Meet Bahar Ansari, 31, co-founder of Case.one, which launched on January 17, 2017 at ALM’s Legaltech (Legalweek). It’s her first startup. (The other co-founder is Alexey “Alex” Pelevin, a UX designer.) Ansari also is the Principal Attorney at Ansari Law Group, based Ladera Ranch, Calif.
Education: University of California Los Angeles: Master of Laws. LL.M. in Tax Law, LL.M. in International and Comparative Law, 2013. Whittier Law School, J.D. 2012. California State University, Fullerton, B.A., Communications Journalism, minor in Business Administration, 2008. Admitted to the California bar.
Day Job? I still have my immigration law firm; I focus on specifically EB-1, which is the first-preference employment-based green card category for aliens of extraordinary ability.
What problem does your startup solve? Case.one is a cloud-based, all-in-one legal practice management software. It helps attorneys work on litigation; exchange information; manage time and billing; create invoices; and monitor ongoing tasks—from anywhere.
Is the service currently on the market? Yes. We offer a free trial, there’s no contract or fee for joining Case.one. The cost is $0.99 per active case per month on the pay-as-you-go plan. For pre-paid annual packages, it depends on the number of cases—the price could go down to $0.39 per case.
What inspired you to pursue Case.one? I briefly worked in a Los Angeles firm as a litigation attorney, where I handled a large caseload. The lack of a proper case management system and billing system was time consuming. So I left the firm and started my practice. The available technology options were not user-friendly and were pricey.
A client introduced me to Pelevin, and we started designing a system that would meet the needs of lawyers—that was how Case.one emerged.
How did you come up with the name? We were looking for something simple and easy to remember. So we came up with the “case” as it is a case management system. And as an all-in-one tool, where we charge less than one dollar per case, we came up with Case.one.
Do you have any patents? No.
Do you have funding yet? Five million from angels, friends and our own money.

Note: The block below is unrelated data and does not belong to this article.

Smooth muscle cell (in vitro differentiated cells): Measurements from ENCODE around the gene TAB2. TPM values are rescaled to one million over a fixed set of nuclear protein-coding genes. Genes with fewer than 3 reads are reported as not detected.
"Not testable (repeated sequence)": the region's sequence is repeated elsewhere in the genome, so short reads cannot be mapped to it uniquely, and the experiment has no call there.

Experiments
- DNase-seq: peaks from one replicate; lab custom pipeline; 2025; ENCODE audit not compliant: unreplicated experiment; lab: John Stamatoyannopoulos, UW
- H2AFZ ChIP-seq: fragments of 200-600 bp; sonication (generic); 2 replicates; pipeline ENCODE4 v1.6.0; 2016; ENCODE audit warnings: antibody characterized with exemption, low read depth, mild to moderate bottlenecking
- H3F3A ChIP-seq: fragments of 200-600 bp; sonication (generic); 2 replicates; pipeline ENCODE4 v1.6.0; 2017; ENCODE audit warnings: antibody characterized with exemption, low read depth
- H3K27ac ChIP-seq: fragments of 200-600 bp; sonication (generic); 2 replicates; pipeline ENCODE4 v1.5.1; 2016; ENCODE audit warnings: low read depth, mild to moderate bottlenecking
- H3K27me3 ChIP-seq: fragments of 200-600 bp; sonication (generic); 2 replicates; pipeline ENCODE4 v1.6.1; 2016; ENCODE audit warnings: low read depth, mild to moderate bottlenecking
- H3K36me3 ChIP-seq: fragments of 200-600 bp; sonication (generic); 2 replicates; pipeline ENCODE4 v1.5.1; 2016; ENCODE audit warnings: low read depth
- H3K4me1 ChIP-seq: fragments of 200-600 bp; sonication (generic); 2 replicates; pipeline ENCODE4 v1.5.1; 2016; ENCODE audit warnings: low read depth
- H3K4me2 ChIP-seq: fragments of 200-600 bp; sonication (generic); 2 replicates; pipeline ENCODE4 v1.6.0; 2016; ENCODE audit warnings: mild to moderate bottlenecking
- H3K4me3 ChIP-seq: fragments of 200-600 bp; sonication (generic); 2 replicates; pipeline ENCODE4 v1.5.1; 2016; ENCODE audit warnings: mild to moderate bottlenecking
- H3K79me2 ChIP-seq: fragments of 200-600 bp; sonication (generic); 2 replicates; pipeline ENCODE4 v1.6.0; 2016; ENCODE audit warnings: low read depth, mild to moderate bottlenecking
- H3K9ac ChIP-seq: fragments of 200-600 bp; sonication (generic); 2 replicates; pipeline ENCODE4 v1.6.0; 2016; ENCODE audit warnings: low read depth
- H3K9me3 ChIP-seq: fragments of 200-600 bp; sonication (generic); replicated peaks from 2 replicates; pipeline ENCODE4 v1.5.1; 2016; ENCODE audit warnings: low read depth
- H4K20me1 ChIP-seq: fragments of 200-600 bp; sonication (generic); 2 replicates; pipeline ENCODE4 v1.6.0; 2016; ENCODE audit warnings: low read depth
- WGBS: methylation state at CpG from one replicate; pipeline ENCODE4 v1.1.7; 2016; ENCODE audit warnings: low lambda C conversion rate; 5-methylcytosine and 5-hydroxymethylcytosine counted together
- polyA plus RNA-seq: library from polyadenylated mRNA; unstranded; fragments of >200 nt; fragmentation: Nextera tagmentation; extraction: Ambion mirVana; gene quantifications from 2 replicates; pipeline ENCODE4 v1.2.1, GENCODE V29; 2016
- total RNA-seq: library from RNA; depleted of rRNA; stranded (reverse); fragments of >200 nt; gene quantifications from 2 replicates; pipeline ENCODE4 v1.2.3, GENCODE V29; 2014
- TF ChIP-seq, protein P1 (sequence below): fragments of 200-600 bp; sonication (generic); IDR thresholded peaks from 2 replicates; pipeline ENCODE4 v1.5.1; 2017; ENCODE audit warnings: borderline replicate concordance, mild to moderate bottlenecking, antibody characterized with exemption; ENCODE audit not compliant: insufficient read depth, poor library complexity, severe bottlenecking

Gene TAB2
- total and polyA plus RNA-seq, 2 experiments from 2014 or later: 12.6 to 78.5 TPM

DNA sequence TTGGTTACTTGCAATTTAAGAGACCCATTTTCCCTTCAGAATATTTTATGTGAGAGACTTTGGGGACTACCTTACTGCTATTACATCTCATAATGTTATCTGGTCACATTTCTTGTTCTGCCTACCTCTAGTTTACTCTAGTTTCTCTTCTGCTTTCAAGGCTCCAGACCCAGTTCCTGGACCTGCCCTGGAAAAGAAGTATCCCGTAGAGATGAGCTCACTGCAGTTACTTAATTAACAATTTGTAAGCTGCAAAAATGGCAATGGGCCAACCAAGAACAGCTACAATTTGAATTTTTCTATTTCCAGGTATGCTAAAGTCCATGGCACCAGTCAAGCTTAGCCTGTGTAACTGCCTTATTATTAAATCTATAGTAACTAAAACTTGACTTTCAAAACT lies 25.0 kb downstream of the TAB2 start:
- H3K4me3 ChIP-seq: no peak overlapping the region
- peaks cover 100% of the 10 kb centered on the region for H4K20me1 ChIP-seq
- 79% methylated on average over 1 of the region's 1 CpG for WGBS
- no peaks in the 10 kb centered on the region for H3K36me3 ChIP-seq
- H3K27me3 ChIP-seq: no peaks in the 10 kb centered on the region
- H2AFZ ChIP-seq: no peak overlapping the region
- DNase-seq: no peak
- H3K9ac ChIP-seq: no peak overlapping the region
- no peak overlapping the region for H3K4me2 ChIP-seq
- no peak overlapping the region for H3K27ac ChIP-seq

What is your biggest challenge re: the start-up? Most law firms have had a system in place for a long time, and they don’t see the as problems.
What do you need right now? In six months? In a year? Right now: clients. We want active clients and users to give us feedback, which is invaluable to our growth and the direction of the company. In six months: more clients, up to 200. In a year, we need to secure more money. We will be looking to close $15M in round B from a VC who is focused on legal tech.
What have you learned that you wish you knew five years ago? The value of technology and automation in everyday life. This is an area that I never knew much about.
Who most influenced you? Marissa Mayer, a female pioneer in tech, an one of the first employees at Google. She was president and CEO of Yahoo! in 2012 and resigned on June 13, 2107 (Yahoo! was sold to Verizon Communications). A Stanford graduate, Mayer went through a lot to ascertain her role in the industry. She fought to improve Yahoo’s corporate culture, while trying to keep Yahoo’s once-strong brand afloat. Her contribution to Yahoo! resulted in improvements across the board and the management culture. Mayer is one of America’s most notable self-made women.
What book changed your life (or at least influenced you). The Secret by Rhonda Byrne. She explains how our mental outlook can affect all areas of our lives. I strongly believe that it you believe it, and project it, you’ll achieve it. If you strive to push past barriers, your mind must be set to limitless. Setting a mental barrier will only hold you back from living up to your full potential and successes, whatever success may mean for you.